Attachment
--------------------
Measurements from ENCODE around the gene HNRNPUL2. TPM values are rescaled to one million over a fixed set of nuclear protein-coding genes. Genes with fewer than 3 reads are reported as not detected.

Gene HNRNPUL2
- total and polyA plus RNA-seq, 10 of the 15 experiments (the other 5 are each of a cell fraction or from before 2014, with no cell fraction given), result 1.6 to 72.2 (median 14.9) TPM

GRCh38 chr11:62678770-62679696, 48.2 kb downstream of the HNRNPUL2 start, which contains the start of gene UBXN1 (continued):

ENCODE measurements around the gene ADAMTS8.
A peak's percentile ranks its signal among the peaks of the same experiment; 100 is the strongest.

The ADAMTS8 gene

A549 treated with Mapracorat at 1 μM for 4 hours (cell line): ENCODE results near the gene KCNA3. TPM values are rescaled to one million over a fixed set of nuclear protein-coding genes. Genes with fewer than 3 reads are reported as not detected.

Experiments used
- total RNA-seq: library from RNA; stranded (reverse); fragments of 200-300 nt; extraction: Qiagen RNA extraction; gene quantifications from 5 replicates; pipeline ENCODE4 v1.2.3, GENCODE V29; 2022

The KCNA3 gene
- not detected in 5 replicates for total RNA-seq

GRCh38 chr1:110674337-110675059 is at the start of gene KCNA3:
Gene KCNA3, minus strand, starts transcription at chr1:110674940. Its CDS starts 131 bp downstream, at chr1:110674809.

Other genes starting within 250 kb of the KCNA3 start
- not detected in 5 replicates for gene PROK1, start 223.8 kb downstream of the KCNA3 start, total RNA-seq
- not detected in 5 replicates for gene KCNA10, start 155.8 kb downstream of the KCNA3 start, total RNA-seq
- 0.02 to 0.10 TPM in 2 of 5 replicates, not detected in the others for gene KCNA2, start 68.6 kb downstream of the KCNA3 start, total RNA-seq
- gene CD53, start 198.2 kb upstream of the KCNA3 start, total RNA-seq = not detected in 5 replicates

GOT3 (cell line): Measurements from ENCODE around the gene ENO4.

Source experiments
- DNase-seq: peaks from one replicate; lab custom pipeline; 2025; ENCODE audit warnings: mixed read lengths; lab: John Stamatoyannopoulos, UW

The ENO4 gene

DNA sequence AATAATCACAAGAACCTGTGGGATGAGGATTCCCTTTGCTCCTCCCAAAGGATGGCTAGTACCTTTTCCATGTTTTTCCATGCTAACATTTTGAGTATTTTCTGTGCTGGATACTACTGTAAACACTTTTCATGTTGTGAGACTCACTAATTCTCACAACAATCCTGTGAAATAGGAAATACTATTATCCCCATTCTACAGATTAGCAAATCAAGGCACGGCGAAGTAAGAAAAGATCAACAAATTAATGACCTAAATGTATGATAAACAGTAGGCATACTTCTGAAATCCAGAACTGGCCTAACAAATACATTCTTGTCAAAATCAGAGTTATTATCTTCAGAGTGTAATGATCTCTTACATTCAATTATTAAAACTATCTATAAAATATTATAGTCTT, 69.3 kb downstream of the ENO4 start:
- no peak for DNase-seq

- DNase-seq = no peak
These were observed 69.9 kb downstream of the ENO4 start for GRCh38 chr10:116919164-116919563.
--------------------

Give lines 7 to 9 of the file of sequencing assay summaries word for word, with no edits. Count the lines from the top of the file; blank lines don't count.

The ADAMTS8 gene

A549 treated with Mapracorat at 1 μM for 4 hours (cell line): ENCODE results near the gene KCNA3. TPM values are rescaled to one million over a fixed set of nuclear protein-coding genes. Genes with fewer than 3 reads are reported as not detected.

Experiments used